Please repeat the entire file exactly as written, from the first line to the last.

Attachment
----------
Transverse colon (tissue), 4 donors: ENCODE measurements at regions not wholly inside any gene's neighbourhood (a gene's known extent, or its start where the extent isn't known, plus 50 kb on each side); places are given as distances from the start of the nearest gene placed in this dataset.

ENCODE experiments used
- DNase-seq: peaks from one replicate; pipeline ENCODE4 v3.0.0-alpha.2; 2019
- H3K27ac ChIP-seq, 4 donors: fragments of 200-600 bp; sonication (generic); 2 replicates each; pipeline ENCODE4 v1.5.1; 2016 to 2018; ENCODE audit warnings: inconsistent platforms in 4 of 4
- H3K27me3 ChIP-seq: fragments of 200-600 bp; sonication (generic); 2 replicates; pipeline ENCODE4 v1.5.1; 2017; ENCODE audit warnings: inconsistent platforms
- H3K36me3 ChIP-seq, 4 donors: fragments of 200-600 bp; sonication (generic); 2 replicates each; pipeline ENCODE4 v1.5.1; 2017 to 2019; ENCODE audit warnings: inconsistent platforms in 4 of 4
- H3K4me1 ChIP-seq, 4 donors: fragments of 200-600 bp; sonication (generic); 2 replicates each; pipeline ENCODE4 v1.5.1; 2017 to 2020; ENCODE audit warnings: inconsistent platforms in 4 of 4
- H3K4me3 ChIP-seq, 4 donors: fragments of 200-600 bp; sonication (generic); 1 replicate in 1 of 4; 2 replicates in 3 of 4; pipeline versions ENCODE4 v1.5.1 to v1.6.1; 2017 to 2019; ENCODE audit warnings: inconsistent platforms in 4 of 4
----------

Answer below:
Transverse colon (tissue), 4 donors: ENCODE measurements at regions not wholly inside any gene's neighbourhood (a gene's known extent, or its start where the extent isn't known, plus 50 kb on each side); places are given as distances from the start of the nearest gene placed in this dataset.

ENCODE experiments used
- DNase-seq: peaks from one replicate; pipeline ENCODE4 v3.0.0-alpha.2; 2019
- H3K27ac ChIP-seq, 4 donors: fragments of 200-600 bp; sonication (generic); 2 replicates each; pipeline ENCODE4 v1.5.1; 2016 to 2018; ENCODE audit warnings: inconsistent platforms in 4 of 4
- H3K27me3 ChIP-seq: fragments of 200-600 bp; sonication (generic); 2 replicates; pipeline ENCODE4 v1.5.1; 2017; ENCODE audit warnings: inconsistent platforms
- H3K36me3 ChIP-seq, 4 donors: fragments of 200-600 bp; sonication (generic); 2 replicates each; pipeline ENCODE4 v1.5.1; 2017 to 2019; ENCODE audit warnings: inconsistent platforms in 4 of 4
- H3K4me1 ChIP-seq, 4 donors: fragments of 200-600 bp; sonication (generic); 2 replicates each; pipeline ENCODE4 v1.5.1; 2017 to 2020; ENCODE audit warnings: inconsistent platforms in 4 of 4
- H3K4me3 ChIP-seq, 4 donors: fragments of 200-600 bp; sonication (generic); 1 replicate in 1 of 4; 2 replicates in 3 of 4; pipeline versions ENCODE4 v1.5.1 to v1.6.1; 2017 to 2019; ENCODE audit warnings: inconsistent platforms in 4 of 4